It was a foregone conclusion that Bioshock was going to garner a sequel. The first title’s release proved what gamers had been trying to tell the industry executives for years; high sales figures could still come from a title with an intellectual storyline and themes. Bioshock was one of those rare gems that challenge and captivate players in every aspect of its presentation, with the storyline becoming even more compelling than the gameplay itself and certainly way beyond any other tale being told by the gaming industry at the time. Even Hollywood noticed the potential of the title by immediately jumping into pre-production on a film version of the rise and fall of Rapture, the fictional city at the bottom of the Atlantic that serves as the centerpiece for the Bioshock games. Although that project languishes in development hell, the fine developers at 2K have forged on ahead, bringing players what they have wished for since late 2007… a return to Rapture! Both the founder of Rapture, Andrew Ryan, and the brains behind the original game, Ken Levine, chose the impossible… to build perfection in an imperfect world. Bioshock 2 is an effort to expand on that perfection, but does so without either of Rapture’s aforementioned “leaders.” Will it succeed like the original or become a glowing “angel” for the parasites? Only those brave enough to submit themselves to “Project Delta” will find out.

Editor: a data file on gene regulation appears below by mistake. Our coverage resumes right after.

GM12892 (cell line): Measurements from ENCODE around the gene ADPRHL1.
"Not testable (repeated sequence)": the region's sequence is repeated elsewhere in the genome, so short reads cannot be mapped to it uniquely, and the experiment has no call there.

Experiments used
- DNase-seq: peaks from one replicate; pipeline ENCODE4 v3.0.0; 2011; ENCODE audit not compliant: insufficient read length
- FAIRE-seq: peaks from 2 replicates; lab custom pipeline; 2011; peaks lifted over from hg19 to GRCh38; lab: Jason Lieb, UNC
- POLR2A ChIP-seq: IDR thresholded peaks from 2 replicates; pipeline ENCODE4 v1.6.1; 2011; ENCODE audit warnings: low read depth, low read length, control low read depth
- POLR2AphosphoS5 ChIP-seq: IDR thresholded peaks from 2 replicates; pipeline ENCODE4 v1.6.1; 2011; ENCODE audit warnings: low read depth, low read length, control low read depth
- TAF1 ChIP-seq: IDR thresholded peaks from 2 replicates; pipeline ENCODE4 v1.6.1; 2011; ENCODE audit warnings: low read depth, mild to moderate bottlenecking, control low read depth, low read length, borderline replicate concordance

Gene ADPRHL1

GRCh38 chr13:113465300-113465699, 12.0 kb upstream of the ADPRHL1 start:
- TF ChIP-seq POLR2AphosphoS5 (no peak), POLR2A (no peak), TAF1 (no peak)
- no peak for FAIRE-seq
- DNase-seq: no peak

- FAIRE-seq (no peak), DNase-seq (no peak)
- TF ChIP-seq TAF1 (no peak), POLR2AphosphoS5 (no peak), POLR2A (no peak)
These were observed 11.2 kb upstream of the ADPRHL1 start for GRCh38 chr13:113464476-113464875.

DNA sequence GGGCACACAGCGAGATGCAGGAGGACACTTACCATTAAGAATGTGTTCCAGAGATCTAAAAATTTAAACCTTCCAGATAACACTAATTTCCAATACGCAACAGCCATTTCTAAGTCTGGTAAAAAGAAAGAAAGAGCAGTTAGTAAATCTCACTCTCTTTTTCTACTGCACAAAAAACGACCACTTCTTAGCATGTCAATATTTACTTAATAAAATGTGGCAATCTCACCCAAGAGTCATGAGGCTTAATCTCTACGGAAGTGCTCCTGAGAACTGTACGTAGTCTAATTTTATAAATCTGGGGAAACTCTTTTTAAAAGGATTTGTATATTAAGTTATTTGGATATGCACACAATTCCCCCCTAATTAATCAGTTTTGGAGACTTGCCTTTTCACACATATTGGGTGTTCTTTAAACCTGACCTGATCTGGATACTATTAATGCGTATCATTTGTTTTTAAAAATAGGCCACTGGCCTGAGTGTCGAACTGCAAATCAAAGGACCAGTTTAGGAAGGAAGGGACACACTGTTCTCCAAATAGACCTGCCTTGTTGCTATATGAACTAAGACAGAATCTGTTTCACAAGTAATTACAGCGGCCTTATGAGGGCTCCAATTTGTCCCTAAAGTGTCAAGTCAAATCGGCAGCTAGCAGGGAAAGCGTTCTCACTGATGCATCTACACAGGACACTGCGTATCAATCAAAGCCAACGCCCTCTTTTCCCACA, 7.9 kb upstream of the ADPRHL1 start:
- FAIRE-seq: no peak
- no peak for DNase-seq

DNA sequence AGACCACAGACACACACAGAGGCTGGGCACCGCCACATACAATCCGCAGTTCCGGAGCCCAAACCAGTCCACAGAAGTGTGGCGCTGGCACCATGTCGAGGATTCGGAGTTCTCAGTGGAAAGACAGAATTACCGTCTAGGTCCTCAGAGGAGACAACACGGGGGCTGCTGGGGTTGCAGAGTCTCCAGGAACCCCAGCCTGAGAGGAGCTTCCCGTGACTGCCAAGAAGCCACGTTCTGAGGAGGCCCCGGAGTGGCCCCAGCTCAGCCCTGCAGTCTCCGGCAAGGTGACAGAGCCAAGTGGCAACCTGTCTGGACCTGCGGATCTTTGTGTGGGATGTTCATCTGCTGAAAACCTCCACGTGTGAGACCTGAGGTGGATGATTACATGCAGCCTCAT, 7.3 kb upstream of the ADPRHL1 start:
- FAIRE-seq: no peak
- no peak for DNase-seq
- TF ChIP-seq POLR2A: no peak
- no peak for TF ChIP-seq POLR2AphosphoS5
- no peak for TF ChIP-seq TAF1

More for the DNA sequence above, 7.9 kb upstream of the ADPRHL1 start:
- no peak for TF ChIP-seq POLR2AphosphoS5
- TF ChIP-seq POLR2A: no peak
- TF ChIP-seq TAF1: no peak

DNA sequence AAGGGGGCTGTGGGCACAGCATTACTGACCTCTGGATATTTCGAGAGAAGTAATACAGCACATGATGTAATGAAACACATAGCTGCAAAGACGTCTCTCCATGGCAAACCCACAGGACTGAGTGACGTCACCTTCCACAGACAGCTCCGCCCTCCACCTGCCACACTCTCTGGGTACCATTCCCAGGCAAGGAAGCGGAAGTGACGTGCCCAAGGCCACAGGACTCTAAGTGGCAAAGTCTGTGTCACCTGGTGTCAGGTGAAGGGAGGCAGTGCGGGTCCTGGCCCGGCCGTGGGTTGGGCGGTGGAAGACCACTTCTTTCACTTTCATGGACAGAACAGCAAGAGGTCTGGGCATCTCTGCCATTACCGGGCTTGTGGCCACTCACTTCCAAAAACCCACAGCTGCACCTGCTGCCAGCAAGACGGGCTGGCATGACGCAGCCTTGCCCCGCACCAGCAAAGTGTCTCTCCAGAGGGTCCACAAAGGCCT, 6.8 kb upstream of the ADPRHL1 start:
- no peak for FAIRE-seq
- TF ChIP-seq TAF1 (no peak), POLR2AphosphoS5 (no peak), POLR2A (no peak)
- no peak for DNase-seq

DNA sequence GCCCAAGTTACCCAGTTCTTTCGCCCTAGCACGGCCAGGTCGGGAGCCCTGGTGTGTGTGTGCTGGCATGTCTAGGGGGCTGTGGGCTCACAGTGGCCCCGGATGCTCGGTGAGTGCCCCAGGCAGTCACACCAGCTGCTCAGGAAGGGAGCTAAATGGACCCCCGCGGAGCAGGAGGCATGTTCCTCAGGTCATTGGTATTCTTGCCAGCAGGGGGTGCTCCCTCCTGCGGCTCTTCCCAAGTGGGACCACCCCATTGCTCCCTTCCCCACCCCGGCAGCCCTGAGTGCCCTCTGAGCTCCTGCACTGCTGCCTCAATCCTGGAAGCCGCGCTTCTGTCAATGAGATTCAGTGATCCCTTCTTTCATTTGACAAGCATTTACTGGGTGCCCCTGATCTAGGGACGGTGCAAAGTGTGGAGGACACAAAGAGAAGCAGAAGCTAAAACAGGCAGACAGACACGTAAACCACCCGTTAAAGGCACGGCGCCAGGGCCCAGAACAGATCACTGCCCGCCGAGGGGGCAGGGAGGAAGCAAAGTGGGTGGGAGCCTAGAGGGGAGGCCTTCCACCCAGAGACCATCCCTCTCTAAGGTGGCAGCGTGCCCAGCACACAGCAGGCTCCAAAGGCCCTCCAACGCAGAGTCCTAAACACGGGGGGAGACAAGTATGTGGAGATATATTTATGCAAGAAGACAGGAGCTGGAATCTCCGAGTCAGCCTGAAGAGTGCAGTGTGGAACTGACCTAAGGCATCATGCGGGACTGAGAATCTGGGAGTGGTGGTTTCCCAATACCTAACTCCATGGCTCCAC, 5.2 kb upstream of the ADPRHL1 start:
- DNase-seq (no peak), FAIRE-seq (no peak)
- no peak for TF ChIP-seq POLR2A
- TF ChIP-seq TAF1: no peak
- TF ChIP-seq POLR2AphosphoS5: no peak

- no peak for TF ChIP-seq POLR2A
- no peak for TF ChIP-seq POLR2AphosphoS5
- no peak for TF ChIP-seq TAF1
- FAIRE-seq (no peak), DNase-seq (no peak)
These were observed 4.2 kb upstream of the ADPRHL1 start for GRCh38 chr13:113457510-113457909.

Let’s get all of the negative stuff out of the way first, shall we? There is absolutely no way Bioshock 2 can deliver the same experience your first trip to the city at the bottom of the Atlantic provided. Like any sequel, the initial romantic “getting to know you” phase one would normally have with the characters is forfeited for the “so good to see you” comfort that a sequel provides. This was never so true than with Bioshock 2, as its most loveable and compelling character is the city of Rapture itself. It has been said if you make a sequel to a horror film, then, by default, you are no longer making a horror film… you’re making an adventure; the rules are already known to the audience but they follow you down the rabbit hole anyway. Bioshock 2 reunites us with Rapture, and although some of its aspects are no longer “horrific” or “shocking,” they still deliver the adventure and comfort that would drive you to purchase a copy in the first place. It’s decidedly less “Kubrick” than the first game (which even shared several pieces of music with some of Kubrick’s more famous work) and the characters involved are less compelling than “Atlas” and Andrew Ryan himself (who appears in this sequel as a bizarre, DisneyWorld attraction set piece… oh, the “9-irony!”). Yet the sum of its parts does indeed deliver an outstanding whole, one that delivers a different but almost equally enjoyable experience. Besides, who wouldn’t want to search through previously unseen areas of that beautifully dystopian city? Let us have at least a few more sequels.